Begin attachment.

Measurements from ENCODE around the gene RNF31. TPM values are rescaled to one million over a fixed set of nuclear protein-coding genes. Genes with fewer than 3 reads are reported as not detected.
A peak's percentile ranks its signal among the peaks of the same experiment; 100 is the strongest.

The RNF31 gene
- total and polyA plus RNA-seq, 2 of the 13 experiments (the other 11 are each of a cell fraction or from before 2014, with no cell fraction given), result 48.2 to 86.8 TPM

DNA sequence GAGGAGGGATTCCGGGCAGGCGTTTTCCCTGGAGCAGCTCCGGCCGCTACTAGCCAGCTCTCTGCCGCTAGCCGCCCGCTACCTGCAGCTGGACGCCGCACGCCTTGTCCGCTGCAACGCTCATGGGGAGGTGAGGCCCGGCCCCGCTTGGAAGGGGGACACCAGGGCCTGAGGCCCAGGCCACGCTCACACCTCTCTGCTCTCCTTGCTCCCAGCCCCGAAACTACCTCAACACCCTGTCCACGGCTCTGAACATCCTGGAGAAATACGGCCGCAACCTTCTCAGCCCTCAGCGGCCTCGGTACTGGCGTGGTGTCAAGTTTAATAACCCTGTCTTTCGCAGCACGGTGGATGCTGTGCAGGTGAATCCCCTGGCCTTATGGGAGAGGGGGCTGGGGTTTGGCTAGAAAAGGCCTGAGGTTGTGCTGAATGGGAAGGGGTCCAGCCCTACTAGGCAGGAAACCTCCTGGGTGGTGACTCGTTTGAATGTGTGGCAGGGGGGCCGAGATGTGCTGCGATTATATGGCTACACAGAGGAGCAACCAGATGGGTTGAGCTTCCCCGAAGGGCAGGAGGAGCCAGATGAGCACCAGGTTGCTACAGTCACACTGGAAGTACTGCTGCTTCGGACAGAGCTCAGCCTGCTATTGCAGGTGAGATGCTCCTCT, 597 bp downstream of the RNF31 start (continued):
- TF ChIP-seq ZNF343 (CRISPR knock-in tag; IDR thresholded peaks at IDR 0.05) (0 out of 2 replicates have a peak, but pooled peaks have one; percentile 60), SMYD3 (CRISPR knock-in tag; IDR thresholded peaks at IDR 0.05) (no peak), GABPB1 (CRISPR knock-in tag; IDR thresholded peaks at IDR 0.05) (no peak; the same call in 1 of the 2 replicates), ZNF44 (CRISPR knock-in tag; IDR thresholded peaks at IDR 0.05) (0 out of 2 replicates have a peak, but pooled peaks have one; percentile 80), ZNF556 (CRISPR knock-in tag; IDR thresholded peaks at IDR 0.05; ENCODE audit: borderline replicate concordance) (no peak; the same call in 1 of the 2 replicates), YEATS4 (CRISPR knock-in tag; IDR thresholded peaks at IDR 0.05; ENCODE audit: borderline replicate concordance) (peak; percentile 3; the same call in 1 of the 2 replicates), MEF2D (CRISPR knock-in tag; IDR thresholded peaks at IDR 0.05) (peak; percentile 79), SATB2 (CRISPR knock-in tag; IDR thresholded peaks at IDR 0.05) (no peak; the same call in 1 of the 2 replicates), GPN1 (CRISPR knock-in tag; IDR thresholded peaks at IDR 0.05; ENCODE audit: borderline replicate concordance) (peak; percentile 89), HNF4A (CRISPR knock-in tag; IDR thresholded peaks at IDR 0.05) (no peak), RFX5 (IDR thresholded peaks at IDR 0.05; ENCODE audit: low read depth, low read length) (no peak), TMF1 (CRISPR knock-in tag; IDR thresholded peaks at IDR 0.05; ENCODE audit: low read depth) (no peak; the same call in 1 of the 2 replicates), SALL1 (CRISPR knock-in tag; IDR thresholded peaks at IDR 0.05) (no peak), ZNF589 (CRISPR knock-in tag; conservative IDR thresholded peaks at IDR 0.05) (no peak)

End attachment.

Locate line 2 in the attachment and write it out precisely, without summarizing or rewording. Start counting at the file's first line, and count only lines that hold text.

A peak's percentile ranks its signal among the peaks of the same experiment; 100 is the strongest.